One of the winter visitors in my area is the Bufflehead, a small sea duck. Today I saw a few of these energetic ducks in Cape May, so I wanted to feature them this week (a post about today’s Cape May trip is coming soon). Here are 5 interesting facts about Buffleheads.
- Buffleheads are one of the smallest ducks, at 13.5 inches in length. Adult males have black backs, white bodies, dark heads, and a large white patch that circles around the back of the head. Although their head looks black from a distance, they have a glossy purple and green iridescence that shines in the light. Females and immature males are gray-brown with large white patches on their cheeks.
- Their genus name Bucephala, comes from the Greek word “boukephalos”, meaning “bullheaded”. This name is used to describe the duck’s oddly bulbous heads.
- Due to their small size, Buffleheads almost exclusively nest in Northern Flicker cavities and sometimes Pileated Woodpecker cavities. They may use the same nest site for many years.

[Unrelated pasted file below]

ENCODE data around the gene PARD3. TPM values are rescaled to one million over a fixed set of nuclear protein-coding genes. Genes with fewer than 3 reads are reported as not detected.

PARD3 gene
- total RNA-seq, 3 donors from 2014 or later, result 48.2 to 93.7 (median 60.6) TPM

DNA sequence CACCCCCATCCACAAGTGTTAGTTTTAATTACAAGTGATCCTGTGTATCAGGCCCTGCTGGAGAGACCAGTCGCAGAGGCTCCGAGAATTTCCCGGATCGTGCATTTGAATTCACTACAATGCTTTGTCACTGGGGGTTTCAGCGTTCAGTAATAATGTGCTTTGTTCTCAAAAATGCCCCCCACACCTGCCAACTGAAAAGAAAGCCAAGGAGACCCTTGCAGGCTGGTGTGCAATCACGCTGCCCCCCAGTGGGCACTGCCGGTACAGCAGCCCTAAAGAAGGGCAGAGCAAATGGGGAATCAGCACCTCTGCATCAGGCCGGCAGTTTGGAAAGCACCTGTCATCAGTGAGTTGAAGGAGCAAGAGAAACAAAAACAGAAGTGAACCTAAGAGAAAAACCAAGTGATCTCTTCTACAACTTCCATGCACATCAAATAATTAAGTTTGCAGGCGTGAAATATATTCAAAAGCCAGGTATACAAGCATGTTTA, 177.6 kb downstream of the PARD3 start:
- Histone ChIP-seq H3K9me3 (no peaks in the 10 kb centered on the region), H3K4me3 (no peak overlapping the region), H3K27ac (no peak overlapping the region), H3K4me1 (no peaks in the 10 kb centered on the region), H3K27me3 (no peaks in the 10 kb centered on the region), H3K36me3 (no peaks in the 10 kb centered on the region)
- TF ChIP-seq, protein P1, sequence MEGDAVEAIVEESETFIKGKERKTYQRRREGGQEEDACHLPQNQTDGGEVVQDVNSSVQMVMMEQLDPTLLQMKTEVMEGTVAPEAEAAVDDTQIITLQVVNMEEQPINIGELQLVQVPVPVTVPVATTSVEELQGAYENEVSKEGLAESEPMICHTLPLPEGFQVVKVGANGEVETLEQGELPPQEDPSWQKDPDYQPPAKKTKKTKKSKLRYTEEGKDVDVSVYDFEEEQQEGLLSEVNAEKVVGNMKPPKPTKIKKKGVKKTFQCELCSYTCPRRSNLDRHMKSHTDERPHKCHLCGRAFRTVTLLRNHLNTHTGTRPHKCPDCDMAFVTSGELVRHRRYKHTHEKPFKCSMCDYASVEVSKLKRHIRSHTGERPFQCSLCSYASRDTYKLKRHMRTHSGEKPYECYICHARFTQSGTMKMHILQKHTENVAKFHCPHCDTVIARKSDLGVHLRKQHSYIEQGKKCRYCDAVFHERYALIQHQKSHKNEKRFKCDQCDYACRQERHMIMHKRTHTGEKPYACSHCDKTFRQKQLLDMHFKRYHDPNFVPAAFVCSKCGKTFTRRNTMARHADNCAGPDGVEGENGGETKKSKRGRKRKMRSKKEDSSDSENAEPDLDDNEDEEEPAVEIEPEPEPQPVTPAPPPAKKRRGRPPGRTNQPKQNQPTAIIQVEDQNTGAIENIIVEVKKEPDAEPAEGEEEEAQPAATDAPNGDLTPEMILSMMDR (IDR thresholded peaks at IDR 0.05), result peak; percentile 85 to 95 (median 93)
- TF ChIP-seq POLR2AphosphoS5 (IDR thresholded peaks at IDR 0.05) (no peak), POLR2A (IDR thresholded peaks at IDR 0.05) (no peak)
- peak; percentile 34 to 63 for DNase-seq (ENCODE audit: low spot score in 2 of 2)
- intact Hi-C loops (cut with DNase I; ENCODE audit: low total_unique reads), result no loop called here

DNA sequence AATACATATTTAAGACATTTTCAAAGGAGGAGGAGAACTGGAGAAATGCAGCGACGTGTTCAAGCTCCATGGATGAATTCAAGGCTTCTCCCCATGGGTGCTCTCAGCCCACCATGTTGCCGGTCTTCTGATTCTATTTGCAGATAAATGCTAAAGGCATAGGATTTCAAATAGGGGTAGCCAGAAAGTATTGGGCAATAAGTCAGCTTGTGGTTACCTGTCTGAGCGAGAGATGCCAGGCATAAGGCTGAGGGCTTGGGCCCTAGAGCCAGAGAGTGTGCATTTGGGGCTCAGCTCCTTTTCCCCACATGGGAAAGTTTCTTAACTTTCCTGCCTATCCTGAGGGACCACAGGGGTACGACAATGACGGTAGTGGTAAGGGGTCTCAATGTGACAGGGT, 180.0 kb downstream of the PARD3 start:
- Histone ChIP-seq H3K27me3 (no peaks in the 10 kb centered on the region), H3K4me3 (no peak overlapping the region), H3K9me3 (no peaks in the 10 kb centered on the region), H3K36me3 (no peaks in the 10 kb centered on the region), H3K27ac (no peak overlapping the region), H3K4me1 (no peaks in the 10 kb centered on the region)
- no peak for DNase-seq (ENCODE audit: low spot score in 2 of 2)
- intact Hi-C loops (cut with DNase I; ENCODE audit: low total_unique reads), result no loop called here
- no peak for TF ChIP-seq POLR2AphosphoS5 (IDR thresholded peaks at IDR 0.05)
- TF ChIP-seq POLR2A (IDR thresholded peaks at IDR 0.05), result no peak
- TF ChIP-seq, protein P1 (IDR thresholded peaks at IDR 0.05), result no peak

- Buffleheads are diving ducks. In order to dive they compress their plumage to squeeze out the air and plunge into the water. They keep their wings close to their bodies while diving. Sometimes they swallow their food, which is mainly crustaceans and aquatic invertebrates, while still underwater.
- They are one of the few ducks that are monogamous, and may stay with their mate for many years.